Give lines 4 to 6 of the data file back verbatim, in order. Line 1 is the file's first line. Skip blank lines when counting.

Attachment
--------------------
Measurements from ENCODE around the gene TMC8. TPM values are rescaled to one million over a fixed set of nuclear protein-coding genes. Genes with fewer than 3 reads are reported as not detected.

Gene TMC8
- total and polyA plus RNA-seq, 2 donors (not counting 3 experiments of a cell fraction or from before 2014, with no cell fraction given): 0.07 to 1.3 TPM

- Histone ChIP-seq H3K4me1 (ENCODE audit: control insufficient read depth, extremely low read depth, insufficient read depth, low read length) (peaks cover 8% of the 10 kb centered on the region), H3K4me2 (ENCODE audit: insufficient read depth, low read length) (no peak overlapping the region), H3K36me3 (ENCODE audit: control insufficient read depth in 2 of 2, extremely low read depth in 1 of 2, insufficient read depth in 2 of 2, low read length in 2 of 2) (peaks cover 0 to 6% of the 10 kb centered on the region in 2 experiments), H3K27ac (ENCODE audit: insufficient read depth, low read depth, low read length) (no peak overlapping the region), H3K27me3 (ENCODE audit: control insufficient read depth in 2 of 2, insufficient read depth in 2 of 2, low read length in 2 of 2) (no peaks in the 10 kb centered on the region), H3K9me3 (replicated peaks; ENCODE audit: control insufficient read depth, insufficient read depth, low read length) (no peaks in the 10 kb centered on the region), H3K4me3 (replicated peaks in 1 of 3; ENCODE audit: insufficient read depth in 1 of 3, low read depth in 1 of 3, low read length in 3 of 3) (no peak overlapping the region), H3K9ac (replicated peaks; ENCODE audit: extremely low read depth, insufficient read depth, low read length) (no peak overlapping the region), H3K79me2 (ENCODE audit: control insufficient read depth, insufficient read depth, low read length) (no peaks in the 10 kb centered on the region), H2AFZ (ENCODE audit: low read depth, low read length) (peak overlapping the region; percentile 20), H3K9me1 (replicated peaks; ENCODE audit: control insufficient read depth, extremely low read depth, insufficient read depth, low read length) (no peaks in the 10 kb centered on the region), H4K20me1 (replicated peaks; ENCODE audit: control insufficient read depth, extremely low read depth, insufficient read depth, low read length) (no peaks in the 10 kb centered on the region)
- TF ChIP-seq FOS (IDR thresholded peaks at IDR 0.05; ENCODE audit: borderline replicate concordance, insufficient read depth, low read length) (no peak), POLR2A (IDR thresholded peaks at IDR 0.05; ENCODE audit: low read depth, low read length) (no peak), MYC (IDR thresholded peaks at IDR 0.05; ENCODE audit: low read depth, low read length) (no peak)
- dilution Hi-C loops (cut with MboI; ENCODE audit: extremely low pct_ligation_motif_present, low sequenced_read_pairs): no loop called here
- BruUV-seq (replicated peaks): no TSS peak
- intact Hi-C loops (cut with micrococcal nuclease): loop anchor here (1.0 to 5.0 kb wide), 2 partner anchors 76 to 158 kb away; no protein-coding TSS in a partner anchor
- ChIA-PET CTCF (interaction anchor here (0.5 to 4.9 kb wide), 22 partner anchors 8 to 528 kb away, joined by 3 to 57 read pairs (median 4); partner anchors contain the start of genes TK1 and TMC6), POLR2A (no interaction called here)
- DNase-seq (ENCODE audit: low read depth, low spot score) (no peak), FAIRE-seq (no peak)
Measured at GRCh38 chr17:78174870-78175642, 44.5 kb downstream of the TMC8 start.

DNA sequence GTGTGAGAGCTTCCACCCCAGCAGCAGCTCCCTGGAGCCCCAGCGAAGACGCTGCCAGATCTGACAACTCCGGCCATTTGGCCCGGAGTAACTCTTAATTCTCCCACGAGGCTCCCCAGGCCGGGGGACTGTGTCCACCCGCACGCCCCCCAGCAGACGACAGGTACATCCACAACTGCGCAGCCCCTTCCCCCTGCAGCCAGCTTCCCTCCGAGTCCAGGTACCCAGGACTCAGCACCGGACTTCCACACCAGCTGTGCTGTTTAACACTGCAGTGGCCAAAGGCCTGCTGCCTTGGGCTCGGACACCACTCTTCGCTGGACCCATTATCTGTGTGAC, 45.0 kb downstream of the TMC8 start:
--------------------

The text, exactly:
- Histone ChIP-seq H3K4me1 (ENCODE audit: control insufficient read depth, extremely low read depth, insufficient read depth, low read length) (peaks cover 8% of the 10 kb centered on the region), H3K4me2 (ENCODE audit: insufficient read depth, low read length) (no peak overlapping the region), H3K36me3 (ENCODE audit: control insufficient read depth in 2 of 2, extremely low read depth in 1 of 2, insufficient read depth in 2 of 2, low read length in 2 of 2) (peaks cover 0 to 6% of the 10 kb centered on the region in 2 experiments), H3K27ac (ENCODE audit: insufficient read depth, low read depth, low read length) (no peak overlapping the region), H3K27me3 (ENCODE audit: control insufficient read depth in 2 of 2, insufficient read depth in 2 of 2, low read length in 2 of 2) (no peaks in the 10 kb centered on the region), H3K9me3 (replicated peaks; ENCODE audit: control insufficient read depth, insufficient read depth, low read length) (no peaks in the 10 kb centered on the region), H3K4me3 (replicated peaks in 1 of 3; ENCODE audit: insufficient read depth in 1 of 3, low read depth in 1 of 3, low read length in 3 of 3) (no peak overlapping the region), H3K9ac (replicated peaks; ENCODE audit: extremely low read depth, insufficient read depth, low read length) (no peak overlapping the region), H3K79me2 (ENCODE audit: control insufficient read depth, insufficient read depth, low read length) (no peaks in the 10 kb centered on the region), H2AFZ (ENCODE audit: low read depth, low read length) (peak overlapping the region; percentile 20), H3K9me1 (replicated peaks; ENCODE audit: control insufficient read depth, extremely low read depth, insufficient read depth, low read length) (no peaks in the 10 kb centered on the region), H4K20me1 (replicated peaks; ENCODE audit: control insufficient read depth, extremely low read depth, insufficient read depth, low read length) (no peaks in the 10 kb centered on the region)
- TF ChIP-seq FOS (IDR thresholded peaks at IDR 0.05; ENCODE audit: borderline replicate concordance, insufficient read depth, low read length) (no peak), POLR2A (IDR thresholded peaks at IDR 0.05; ENCODE audit: low read depth, low read length) (no peak), MYC (IDR thresholded peaks at IDR 0.05; ENCODE audit: low read depth, low read length) (no peak)
- dilution Hi-C loops (cut with MboI; ENCODE audit: extremely low pct_ligation_motif_present, low sequenced_read_pairs): no loop called here